Plaintiff further alleges that although two tubes of blood were taken, only one was tested and “only partial blood test exam was performed, only HIV test conducted, and partial complete blood count performed.” Plaintiff alleges that Defendant Ramsey was deliberately indifferent in that he told her of his exposure to HPV prior to his incarceration and that the virus is known to cause head and neck cancer in men which “often begins with a lump in the neck region.” He also alleges that he reported sore throat and cough, which, according to him, are “consistent with HPV infection in its advanced stage.” Plaintiff next alleges that on March 29, 2018, in response to an open-records act request, he received his medical records during his incarceration. He alleges that at that time he learned that “potentially ten years of bloodwork results [were] missing from his medical records.” He alleges that he has always been assured by “all psychiatrist responsible for his care” that his blood lab results were normal. Plaintiff alleges that psychiatric medication he was often prescribed required frequent blood work. He states, “Even with all these risks [Plaintiff's] blood was drawn but not actually processed and Plaintiff . . . was assured by physicians, health care providers, and psychiatrists and psychologists [that his] blood work results were normal and that he should . . . continue to take prescribed medications.” He also makes more specific allegations as to perceived deficiencies in his treatment back to 2009.

         As relief, Plaintiff requests monetary and punitive damages and injunctive relief.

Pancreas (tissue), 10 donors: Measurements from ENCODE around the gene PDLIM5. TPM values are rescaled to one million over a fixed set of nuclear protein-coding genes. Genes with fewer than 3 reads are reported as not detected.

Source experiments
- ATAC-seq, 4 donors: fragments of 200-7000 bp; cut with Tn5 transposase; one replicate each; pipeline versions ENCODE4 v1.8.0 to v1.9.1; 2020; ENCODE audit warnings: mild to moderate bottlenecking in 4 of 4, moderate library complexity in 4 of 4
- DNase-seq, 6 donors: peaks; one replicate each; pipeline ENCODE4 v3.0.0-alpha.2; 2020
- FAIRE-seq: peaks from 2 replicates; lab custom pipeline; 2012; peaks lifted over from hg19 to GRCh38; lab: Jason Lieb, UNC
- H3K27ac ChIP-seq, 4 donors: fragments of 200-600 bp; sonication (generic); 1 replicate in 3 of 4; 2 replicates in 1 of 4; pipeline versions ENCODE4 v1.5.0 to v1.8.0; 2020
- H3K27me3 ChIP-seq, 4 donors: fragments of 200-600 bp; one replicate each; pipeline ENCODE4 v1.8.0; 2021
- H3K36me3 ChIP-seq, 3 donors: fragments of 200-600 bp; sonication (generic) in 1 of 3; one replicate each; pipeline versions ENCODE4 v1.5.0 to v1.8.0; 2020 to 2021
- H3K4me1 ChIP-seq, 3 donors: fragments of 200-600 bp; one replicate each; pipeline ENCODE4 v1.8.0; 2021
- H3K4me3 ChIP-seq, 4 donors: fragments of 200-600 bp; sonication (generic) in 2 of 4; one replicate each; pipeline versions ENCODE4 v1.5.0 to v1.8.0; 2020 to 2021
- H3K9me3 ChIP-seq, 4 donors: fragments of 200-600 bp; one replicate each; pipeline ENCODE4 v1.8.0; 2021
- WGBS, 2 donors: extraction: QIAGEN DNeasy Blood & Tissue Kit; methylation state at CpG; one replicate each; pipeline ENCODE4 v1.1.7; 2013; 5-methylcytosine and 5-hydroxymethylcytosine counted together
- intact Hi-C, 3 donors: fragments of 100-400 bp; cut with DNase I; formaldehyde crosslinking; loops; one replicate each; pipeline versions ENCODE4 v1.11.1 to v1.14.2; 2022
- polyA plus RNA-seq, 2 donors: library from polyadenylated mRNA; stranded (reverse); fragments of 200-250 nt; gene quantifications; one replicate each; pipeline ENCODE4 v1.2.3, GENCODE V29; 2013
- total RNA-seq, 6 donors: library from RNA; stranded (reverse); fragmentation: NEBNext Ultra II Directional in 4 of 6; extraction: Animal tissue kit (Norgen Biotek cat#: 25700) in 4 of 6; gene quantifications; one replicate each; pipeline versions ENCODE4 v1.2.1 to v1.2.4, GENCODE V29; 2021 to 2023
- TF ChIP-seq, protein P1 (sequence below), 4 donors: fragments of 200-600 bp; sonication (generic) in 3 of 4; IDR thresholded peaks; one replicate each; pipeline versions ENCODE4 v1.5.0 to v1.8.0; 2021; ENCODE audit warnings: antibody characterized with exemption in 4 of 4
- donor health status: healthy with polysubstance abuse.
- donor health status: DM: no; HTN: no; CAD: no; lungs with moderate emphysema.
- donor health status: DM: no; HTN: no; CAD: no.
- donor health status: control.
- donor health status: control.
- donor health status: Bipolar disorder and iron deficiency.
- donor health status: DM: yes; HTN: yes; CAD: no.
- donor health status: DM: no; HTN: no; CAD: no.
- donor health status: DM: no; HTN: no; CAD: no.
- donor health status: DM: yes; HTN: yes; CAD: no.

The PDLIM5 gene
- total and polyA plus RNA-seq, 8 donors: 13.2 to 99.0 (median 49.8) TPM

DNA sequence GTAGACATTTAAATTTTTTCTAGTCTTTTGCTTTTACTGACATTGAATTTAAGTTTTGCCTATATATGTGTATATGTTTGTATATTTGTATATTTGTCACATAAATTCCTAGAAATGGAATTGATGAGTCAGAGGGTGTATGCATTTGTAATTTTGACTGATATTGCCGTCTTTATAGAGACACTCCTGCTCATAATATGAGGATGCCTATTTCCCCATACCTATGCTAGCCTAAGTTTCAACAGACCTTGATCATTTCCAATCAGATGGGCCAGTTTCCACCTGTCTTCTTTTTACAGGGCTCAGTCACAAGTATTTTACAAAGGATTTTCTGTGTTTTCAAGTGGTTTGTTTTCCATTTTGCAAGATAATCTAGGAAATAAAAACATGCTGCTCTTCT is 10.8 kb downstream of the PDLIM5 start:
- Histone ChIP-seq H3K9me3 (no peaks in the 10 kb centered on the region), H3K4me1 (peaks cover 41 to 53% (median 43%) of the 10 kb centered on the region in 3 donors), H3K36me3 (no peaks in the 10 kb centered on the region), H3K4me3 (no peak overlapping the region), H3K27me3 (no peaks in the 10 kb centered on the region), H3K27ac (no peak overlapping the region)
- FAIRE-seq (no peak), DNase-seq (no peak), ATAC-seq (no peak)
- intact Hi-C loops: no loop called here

II. ANALYSIS

         When a prisoner initiates a civil action seeking redress from a governmental entity, officer, or employee, the trial court must review the complaint and dismiss the action, if the Court determines that it is frivolous or malicious, fails to state a claim upon which relief may be granted, or seeks monetary relief from a defendant who is immune from such relief. See 28 U.S.C. § 1915A(b)(1) and (2). A claim is legally frivolous when it lacks an arguable basis either in law or in fact. Neitzke v. Williams, 490 U.S. 319, 325 (1989). The Court may, therefore, dismiss a claim as frivolous where it is based on an indisputably meritless legal theory or where the factual contentions are clearly baseless. Id. at 327. When determining whether a plaintiff has stated a claim upon which relief can be granted, the Court must construe the complaint in a light most favorable to Plaintiff and accept all of the factual allegations as true. Prater v. City of Burnside, Ky., 289 F.3d 417, 424 (6th Cir. 2002). While a reviewing court must liberally construe pro se pleadings, Boag v. MacDougall, 454 U.S. 364, 365 (1982) (per curiam), to avoid dismissal, a complaint must include “enough facts to state a claim to relief that is plausible on its face.” Bell Atl. Corp. v. Twombly, 550 U.S. 544, 570 (2007).

         A. Deliberate-indifference claim against ...